Curb Your Enthusiasm, "The Divorce": the schtick marches on

Editors' note: This review was written by Tara Bennett

Quick Take: Curb Your Enthusiasm, "The Divorce"
Larry David remains the curmudgeonly narcissistic jerk we know... and sometimes love. 


Review: Curb Your Enthusiasm, "The Divorce"
(S0801) As life throws us curve balls every day, it’s a little comforting to know that a few things like death, taxes, and Larry David remaining a curmudgeonly narcissistic jerk will remain constants.

The eighth season of HBO’s Curb Your Enthusiasm premiered right where we left off, with the Seinfeld reunion airing in the background of the David’s boudoir as the estranged couple Larry and Cheryl look like they’re about to engage in a reconciliatory lip lock. Of course, Larry screws it up by noodging Cheryl about putting her glass on their wood table without a coaster, which then sends Larry on a mission to call Julia Louis-Dreyfuss and make Cheryl confess she left the same ring at the actress’s home last season. Fed up with the same old Larry, Cheryl walks and one year later, the pair is just about ready to finish up their divorce documentation. 

While it’s sad to see the TV David’s divorce finally happening (just as David’s own marriage ended in real life), it certainly makes sense in the show that Cheryl would have had enough by now of her kvetching partner. Plus it allows Larry to start mining his own single-life adventures and freshening up the show when it’s sorely needed.

Eight years into it, David’s schtick is hit or miss. There are some fun (if predictable) twists with Larry assuming that his divorce lawyer, Andrew Berg (Paul F. Tompkins), is Jewish just because of his last name. Larry’s ensuing outrage when he discovers that Berg is indeed a Christian sets off a chain reaction of David advised lawyer swapping that ultimately earns Larry a satisfying punch to the nose by his former possible friend, Dodgers' owner Joe Dahl (Gary Cole). 

Larry’s usual group of enablers are all present in the premiere including Larry’s manager Jeff (Jeff Garlin), who learns from his always-angry wife Susie (Susie Essman) that if they were ever to get divorced she would not allow for an equitable split. Rather she would take him for everything he’s worth. Good to know, Jeff. At least he’s been warned. Meanwhile, Marty Funkhauser (Bob Einstein) is inspired by Larry’s new freedom and he decides to split with his wife, Nina.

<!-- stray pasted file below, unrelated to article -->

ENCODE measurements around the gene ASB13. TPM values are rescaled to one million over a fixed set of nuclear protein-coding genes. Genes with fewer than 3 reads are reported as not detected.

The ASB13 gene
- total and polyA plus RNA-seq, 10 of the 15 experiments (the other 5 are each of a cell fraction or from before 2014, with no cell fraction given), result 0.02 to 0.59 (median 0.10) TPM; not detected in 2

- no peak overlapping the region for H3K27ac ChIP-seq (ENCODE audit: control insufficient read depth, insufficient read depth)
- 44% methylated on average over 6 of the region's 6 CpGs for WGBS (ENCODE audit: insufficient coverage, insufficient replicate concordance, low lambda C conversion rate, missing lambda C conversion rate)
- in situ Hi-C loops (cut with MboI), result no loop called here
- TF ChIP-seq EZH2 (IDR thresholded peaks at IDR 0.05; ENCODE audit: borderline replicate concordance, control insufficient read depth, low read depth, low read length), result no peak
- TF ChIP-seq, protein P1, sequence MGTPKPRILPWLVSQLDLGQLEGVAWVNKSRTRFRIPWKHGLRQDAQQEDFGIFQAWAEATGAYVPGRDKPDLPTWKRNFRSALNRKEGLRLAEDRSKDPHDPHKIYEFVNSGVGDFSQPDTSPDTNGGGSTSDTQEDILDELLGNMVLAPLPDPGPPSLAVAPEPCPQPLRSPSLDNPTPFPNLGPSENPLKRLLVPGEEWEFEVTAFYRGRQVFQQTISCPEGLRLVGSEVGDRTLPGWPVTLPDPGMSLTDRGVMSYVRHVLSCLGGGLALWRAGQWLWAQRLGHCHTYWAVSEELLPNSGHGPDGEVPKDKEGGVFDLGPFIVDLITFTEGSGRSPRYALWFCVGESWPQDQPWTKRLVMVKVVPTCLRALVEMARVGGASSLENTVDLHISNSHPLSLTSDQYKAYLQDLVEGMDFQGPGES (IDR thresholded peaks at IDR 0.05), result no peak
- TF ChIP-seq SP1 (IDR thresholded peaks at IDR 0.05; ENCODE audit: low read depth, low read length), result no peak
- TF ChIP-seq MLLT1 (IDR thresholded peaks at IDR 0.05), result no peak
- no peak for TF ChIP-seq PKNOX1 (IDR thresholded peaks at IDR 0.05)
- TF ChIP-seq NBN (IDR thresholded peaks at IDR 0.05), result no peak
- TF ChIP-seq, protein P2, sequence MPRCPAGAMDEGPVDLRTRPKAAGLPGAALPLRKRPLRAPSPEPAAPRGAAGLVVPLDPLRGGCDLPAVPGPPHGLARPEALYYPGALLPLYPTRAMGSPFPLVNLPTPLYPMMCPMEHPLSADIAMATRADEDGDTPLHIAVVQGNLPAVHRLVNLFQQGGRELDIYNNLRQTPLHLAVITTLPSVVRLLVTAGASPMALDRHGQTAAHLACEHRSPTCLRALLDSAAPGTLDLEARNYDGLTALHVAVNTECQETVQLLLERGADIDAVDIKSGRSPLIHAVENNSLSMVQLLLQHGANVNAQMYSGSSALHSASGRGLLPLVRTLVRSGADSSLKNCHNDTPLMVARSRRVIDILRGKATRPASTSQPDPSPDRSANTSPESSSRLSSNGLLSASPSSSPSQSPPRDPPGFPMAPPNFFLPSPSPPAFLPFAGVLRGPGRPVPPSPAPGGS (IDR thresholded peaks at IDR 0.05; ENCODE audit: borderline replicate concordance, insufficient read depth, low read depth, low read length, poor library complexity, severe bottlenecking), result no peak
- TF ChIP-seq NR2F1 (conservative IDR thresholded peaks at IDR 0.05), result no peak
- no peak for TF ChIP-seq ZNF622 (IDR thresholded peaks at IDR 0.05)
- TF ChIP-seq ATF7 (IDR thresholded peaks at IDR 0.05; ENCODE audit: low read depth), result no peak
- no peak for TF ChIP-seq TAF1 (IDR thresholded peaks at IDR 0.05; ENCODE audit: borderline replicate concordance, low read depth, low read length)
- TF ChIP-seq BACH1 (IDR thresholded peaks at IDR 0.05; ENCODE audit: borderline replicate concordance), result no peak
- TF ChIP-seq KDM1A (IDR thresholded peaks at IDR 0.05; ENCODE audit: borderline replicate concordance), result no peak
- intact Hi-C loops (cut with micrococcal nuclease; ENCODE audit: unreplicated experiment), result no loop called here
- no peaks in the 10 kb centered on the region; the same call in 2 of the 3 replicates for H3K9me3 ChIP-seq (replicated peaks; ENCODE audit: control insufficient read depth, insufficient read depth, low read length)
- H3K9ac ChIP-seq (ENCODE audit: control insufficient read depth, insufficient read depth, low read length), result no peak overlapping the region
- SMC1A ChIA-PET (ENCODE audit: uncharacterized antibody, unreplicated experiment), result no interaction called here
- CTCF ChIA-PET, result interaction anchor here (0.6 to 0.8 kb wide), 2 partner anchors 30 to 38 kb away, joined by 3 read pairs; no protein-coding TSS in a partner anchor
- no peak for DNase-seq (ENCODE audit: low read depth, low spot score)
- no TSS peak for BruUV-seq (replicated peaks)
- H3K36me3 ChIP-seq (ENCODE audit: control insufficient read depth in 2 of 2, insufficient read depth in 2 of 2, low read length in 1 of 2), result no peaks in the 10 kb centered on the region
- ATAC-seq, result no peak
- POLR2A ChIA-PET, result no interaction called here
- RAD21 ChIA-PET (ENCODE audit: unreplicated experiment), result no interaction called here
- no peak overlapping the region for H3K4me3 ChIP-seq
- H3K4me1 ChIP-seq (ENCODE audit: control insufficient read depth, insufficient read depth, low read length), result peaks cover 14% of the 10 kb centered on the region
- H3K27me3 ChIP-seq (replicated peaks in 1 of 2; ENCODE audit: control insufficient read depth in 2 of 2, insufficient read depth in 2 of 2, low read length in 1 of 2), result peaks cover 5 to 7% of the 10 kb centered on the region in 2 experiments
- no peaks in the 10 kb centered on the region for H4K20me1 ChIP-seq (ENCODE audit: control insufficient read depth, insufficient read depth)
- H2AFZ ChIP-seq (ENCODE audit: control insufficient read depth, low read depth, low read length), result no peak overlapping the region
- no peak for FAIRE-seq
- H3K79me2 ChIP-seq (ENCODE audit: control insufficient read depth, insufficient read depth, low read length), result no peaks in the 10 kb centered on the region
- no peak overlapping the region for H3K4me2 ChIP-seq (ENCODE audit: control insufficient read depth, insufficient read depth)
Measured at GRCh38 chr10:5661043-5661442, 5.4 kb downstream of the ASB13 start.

In the worst conceived and executed story thread of the episode, Larry welcomes Joe’s Girl Scout daughter into his foyer to buy a box of cookies. Out of the blue, she just announces the arrival of her first period to Larry. Let me ask you, what tweenage girl would share that incredibly personal and embarrassing fact to a stranger and then proceed to allow herself to be instructed by the stranger (through the bathroom door) on how to insert her first tampon? Let me answer that clearly – there is none. She is a manufactured unicorn from the bowels of an incredibly out-of-touch writers' room. It’s an absurd setup that’s meant to push boundaries when instead it just comes off as incredibly sophomoric and unfunny. Curb and David are better than that and in the end it taints what should have been a much more celebrated season premiere. 

By Eric - TV Geek Army "Revered Leader"

About the author

Eric is the publisher and revered leader of TV Geek Army… at least in his own mind. TV Geek Army is a place for serious TV reviews and news for serious fans of great television. Contact: eric-[at] 

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On: Monday, July 11, 2011
Mike Stop Continues said:

I agree that the "first period" piece was a bit unbelievable, though I think that the metaphor was an interesting one. Larry is going through a lot of changes -- his divorce, his move to New York -- and though he may be the same person, he's going beyond what came before. "It's like elementary school," he says. Larry is growing up; Larry is becoming a woman.

Not a perfect metaphor, but it's something...

On: Wednesday, July 13, 2011
Eric - TV Geek Army "Revered Leader" said:

I was pretty disappointed. A few chuckles here and there, but as Tara describes many of the bits fell flat. That certainly includes the whole Girl Scout thing... anyone hear of a device called a cell phone where one might call a little girls' parents? And what are girls doing going into adults' houses by themselves? But I digress. 

Leon was by far the best part of the episode -- he brings a raunchy but generally benevolent energy. And he was actually funny. 


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